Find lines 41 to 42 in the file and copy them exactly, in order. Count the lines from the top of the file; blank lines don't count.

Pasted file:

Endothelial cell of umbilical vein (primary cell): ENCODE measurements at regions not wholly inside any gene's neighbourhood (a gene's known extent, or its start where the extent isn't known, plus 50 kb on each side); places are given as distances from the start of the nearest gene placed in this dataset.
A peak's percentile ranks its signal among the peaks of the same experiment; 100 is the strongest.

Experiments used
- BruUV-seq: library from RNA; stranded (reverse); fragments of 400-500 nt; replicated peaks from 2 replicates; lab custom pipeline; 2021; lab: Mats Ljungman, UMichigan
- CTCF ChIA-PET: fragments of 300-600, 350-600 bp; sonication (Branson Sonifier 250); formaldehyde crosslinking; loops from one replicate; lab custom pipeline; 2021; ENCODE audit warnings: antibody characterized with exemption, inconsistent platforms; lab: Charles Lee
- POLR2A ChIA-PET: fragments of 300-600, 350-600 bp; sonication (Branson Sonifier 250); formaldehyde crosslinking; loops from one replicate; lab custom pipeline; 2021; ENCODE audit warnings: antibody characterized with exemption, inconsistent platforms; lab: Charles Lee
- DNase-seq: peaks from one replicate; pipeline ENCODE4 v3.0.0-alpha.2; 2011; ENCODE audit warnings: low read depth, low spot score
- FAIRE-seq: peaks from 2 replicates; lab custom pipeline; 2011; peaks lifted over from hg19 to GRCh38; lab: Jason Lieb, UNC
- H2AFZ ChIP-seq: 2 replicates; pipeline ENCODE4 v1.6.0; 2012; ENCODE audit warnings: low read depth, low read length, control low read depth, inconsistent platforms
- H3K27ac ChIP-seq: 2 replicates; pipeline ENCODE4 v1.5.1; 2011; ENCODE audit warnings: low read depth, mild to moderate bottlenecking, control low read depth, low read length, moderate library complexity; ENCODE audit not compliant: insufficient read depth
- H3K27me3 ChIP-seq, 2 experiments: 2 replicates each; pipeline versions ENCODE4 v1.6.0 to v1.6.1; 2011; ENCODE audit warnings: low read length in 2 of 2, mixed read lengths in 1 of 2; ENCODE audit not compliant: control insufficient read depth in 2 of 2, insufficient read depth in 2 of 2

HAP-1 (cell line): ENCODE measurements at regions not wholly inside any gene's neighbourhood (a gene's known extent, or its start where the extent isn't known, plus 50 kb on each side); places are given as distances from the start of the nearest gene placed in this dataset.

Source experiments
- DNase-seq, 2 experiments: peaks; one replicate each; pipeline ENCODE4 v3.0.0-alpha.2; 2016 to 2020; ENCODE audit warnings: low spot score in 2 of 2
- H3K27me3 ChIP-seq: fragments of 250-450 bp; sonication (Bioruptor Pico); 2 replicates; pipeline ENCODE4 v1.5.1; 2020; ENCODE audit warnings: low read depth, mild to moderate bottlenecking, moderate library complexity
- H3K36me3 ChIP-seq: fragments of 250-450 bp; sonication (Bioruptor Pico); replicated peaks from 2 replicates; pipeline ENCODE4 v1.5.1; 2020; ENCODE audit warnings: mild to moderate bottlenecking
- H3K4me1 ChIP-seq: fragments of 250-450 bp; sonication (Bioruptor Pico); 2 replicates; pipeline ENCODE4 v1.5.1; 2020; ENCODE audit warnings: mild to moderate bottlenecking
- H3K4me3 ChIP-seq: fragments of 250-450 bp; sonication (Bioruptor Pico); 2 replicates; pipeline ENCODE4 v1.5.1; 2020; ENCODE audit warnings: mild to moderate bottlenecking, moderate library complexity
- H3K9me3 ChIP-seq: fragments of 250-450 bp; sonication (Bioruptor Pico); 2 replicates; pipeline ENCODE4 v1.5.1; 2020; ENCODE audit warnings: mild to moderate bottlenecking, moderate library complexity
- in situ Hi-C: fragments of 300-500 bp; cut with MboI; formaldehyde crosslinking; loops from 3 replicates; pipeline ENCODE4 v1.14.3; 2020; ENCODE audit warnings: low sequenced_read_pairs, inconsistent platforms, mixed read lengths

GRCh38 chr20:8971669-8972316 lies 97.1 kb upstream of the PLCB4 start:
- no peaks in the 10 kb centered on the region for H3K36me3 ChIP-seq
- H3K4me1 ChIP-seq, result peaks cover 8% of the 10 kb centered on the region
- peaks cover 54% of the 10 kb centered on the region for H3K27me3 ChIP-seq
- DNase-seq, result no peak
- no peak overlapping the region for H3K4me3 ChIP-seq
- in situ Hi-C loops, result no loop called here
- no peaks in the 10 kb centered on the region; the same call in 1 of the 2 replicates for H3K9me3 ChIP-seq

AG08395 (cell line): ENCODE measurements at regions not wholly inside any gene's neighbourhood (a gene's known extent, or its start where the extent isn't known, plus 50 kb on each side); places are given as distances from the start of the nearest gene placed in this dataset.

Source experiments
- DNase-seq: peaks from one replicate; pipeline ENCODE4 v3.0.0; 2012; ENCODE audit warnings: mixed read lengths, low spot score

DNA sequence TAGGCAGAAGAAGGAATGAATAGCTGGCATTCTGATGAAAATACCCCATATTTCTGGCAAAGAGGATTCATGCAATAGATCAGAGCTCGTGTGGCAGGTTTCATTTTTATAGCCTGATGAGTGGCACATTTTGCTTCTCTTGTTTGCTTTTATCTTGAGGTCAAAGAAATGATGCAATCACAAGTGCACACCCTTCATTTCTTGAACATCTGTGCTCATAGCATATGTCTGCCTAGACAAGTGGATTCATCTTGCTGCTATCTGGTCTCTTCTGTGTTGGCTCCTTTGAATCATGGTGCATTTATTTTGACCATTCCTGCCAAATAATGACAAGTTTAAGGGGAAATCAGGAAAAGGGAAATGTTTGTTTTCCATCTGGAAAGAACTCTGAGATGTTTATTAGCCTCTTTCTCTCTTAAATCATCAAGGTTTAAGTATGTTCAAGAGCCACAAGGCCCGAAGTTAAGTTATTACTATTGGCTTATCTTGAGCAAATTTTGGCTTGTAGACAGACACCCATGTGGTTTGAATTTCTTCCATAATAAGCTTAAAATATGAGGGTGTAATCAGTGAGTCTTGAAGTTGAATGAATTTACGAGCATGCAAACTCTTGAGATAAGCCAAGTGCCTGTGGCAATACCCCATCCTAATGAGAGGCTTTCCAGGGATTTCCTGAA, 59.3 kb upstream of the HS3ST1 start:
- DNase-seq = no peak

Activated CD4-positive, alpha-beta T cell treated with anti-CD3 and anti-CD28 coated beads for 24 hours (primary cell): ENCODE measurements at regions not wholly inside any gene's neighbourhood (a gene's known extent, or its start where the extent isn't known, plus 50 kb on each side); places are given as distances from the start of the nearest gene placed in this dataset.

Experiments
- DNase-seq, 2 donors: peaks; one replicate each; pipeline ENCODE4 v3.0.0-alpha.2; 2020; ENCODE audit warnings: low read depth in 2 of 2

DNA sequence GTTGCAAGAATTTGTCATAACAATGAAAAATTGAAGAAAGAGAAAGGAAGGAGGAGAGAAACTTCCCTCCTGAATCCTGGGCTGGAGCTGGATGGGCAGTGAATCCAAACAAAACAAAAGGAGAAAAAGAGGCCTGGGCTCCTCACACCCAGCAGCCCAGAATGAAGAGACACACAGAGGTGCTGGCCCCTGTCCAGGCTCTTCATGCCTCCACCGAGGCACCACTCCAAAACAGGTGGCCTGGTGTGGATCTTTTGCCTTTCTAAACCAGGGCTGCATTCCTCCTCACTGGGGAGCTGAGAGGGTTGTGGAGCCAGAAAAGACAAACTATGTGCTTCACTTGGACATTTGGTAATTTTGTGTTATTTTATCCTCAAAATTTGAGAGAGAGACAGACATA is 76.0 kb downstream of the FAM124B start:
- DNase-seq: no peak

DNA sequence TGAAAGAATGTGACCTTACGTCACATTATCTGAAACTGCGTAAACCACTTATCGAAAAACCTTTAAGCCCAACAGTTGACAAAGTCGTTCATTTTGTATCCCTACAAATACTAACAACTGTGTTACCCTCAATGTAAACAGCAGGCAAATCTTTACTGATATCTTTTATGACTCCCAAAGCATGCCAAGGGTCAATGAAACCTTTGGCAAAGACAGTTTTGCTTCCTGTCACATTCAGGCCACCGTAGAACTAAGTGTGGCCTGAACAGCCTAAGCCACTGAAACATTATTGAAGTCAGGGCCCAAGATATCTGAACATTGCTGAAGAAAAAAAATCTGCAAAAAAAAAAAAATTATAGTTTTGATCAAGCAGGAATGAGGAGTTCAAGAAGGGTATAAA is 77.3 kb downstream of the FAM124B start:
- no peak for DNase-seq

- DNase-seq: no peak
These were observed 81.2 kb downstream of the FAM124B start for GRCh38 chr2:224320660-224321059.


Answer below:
- DNase-seq: no peak
These were observed 81.2 kb downstream of the FAM124B start for GRCh38 chr2:224320660-224321059.